Things to know more about Kostvejlederuddannelse

Fat loss versus muscle loss
It is important to understand the difference between losing weight and losing fat . Weight loss typically involves the loss of fat, water and muscle. A dieter can lose weight without losing too much fat. People who are overweight should try to lose fat and preserve muscle , since muscle burns more calories than fat. Generally, the more muscle mass have higher metabolism so you burn more calories even at rest. Since muscles are denser than fat, muscle loss results in a small physical loss compared to a loss of fat. To determine if weight loss is due to the fat have been developed several methods to measure body fat percentage.Get the facts at https://24timeravis.dk/kostvejlederuddannelse-bliv-kostvejleder-og-diaetist-uddannelse/ website

Muscle loss during weight loss can be restricted lifting weights regularly (or other exercises designed to increase thrust force) and maintaining a sufficient intake of protein . According to the National Academy of Sciences, the necessary protein intake for adults is 0.8 grams per kilo of weight.

Dieters low carb , especially those who do vigorous exercise should increase protein intake. However, this may involve risks. According to the American Heart Association, excessive protein intake can cause liver and kidney problems, and may be a risk factor for heart disease. There is no conclusive evidence that diets moderately high in protein are dangerous to healthy individuals, but they are in people who already have liver or kidney problems.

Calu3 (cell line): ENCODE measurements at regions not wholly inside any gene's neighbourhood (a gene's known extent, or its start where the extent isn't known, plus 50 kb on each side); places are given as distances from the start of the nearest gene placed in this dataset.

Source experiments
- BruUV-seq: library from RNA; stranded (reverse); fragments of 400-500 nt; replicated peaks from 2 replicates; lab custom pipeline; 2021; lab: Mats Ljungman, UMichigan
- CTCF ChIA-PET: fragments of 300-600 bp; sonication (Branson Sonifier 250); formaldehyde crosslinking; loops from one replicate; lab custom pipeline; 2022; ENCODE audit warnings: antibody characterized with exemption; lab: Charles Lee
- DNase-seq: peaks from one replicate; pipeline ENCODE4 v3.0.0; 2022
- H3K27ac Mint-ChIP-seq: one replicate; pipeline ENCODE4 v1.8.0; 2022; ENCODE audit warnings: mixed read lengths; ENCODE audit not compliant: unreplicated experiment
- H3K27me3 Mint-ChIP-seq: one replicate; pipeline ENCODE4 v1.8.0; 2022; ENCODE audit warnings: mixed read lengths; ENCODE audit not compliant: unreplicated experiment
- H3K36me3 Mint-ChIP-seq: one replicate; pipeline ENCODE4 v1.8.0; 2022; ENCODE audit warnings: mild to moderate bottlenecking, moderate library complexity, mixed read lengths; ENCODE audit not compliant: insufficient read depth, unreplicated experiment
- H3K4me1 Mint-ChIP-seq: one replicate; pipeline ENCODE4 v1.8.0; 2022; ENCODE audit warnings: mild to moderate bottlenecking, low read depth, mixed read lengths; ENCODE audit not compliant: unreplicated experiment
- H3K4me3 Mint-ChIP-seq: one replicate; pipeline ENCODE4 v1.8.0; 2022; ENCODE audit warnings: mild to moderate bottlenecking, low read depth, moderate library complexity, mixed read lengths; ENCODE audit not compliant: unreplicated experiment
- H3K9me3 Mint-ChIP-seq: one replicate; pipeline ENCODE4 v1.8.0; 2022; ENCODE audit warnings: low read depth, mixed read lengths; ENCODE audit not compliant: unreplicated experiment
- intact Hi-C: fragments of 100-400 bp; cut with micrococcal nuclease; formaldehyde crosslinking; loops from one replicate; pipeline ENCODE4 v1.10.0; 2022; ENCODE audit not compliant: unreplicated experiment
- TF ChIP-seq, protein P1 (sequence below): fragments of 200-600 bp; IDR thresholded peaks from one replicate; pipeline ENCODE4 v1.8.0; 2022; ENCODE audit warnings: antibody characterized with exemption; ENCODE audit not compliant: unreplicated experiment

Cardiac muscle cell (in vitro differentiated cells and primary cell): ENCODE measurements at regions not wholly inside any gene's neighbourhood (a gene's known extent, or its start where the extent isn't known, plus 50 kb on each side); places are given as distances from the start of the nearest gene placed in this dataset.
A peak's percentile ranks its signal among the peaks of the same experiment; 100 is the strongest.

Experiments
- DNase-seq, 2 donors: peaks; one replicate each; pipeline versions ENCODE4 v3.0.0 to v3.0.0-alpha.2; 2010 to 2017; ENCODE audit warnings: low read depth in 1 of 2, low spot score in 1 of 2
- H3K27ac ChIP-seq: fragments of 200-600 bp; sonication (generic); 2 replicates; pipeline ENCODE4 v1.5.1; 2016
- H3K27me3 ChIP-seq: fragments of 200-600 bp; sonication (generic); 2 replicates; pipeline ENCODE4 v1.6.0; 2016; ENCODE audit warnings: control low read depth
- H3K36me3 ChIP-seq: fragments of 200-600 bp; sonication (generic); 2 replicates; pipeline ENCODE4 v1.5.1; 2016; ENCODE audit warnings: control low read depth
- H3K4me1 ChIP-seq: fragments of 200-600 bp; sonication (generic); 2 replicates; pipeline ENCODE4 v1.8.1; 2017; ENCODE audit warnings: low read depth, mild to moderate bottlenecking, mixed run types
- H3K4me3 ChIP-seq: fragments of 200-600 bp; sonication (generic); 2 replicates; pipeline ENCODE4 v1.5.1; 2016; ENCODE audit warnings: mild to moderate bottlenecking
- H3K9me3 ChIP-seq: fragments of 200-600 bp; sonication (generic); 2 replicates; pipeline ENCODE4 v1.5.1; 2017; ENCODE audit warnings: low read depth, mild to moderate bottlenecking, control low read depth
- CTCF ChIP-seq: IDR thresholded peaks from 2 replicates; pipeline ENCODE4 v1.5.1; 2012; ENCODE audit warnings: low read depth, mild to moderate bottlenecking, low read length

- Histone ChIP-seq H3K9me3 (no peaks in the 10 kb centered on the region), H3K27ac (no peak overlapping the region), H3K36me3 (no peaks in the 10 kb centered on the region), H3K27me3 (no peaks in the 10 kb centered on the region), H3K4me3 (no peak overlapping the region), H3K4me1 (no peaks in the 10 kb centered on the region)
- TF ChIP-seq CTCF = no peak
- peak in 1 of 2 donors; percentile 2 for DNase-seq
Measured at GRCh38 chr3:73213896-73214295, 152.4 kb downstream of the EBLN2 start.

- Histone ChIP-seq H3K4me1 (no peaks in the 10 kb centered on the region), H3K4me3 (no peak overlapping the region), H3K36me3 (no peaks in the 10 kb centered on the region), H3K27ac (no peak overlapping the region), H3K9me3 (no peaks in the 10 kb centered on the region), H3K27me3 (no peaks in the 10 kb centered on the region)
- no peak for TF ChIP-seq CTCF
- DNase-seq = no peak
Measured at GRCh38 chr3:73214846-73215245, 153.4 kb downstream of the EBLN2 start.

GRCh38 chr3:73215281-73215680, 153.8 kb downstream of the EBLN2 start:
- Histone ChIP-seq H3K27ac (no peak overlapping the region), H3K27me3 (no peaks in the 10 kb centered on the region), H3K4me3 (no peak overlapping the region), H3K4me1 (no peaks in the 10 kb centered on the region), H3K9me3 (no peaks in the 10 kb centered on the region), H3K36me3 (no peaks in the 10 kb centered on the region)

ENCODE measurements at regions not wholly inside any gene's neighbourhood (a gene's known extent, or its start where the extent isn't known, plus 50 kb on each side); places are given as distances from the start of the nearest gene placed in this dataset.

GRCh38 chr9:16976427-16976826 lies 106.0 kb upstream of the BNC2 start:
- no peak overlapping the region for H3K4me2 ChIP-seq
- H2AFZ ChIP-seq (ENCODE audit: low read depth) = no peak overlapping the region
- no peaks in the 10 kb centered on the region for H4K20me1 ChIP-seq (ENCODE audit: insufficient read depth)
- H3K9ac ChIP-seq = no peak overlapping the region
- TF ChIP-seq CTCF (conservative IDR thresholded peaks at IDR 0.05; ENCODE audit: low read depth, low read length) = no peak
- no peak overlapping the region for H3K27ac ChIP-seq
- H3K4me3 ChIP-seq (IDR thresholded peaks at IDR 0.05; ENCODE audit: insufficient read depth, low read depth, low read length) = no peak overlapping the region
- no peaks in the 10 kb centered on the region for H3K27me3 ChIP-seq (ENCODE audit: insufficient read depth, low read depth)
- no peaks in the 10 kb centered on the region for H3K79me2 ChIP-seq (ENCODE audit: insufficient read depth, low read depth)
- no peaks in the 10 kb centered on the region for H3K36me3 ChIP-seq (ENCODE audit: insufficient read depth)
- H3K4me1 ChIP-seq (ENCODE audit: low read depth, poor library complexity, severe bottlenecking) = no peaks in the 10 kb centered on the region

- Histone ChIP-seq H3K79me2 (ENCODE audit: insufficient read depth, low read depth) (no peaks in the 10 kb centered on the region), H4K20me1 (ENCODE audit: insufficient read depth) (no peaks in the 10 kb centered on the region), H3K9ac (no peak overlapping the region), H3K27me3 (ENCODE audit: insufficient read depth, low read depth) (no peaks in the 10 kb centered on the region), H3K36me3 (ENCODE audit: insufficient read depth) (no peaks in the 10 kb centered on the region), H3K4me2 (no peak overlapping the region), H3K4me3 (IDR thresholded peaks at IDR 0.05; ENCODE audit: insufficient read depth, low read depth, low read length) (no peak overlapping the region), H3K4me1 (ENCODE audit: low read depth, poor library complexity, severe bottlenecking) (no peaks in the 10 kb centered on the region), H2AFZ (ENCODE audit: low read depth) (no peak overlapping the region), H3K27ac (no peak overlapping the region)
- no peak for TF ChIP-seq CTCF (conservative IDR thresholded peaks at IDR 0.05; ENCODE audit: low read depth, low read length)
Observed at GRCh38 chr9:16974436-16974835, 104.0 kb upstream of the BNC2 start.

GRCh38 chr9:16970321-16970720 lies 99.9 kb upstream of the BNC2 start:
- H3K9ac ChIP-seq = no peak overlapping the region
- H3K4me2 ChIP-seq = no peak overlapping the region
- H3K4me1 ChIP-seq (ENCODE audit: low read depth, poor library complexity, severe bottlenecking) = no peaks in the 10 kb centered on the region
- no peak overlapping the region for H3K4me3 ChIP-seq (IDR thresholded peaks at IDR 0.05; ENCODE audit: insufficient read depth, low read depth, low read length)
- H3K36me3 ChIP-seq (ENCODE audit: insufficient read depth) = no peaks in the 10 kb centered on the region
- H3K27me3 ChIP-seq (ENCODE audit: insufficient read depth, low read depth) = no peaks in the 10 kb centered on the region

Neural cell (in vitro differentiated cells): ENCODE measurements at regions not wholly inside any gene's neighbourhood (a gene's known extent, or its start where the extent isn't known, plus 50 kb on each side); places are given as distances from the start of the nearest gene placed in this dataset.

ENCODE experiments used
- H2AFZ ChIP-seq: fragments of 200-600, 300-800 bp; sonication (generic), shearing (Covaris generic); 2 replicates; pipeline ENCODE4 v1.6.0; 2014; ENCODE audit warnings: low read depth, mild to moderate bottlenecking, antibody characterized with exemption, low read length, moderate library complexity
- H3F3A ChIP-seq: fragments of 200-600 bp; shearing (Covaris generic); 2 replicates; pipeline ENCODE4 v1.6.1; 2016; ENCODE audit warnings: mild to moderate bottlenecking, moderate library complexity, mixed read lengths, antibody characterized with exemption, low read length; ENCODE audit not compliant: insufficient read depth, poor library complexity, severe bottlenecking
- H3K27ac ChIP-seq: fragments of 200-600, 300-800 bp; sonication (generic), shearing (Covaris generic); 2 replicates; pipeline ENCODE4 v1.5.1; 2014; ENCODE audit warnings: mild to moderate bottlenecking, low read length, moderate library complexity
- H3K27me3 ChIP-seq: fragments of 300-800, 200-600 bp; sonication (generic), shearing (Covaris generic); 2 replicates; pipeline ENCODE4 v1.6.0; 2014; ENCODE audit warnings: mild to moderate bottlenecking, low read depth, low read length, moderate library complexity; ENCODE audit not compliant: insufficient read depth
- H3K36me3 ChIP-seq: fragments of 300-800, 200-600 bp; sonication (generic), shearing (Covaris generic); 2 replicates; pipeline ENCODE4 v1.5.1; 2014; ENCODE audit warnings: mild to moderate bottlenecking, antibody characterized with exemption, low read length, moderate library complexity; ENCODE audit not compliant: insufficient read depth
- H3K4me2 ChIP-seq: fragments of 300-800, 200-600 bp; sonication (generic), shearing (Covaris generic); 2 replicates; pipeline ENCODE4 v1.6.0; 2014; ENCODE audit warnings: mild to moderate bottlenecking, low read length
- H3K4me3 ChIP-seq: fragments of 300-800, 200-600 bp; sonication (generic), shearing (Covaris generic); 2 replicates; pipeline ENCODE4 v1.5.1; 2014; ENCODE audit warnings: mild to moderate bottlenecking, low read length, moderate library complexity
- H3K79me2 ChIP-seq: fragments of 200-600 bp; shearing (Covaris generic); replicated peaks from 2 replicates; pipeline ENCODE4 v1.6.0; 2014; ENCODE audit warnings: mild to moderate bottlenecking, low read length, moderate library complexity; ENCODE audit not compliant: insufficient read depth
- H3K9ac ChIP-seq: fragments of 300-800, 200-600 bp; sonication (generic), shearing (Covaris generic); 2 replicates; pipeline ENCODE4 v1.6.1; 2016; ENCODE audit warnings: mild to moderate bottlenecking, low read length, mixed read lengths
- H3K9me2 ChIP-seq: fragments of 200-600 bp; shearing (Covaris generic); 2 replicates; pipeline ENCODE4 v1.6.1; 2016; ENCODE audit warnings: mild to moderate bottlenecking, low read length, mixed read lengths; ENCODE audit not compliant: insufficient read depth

Energy from food
The energy we get from food is limited by the efficiency of digestion and energy conversion. The efficiency of digestion is largely dependent on the type of food you eat. The little seeds are not digested well-chewed. Refined sugars and fats are absorbed almost completely. Despite the claims of some popular diets, the chewing and digestion do not use a substantial amount of energy offered by any food. Even celery, known for its low calories, contains enough sugars (including sucrose, glucose and galactose) to easily offset the cost of energy invested in chewing . The efficiency of conversion of energy by skeletal muscles is about 20%, ie the chemical energy used, 20% is spent on work and 80% creates heat.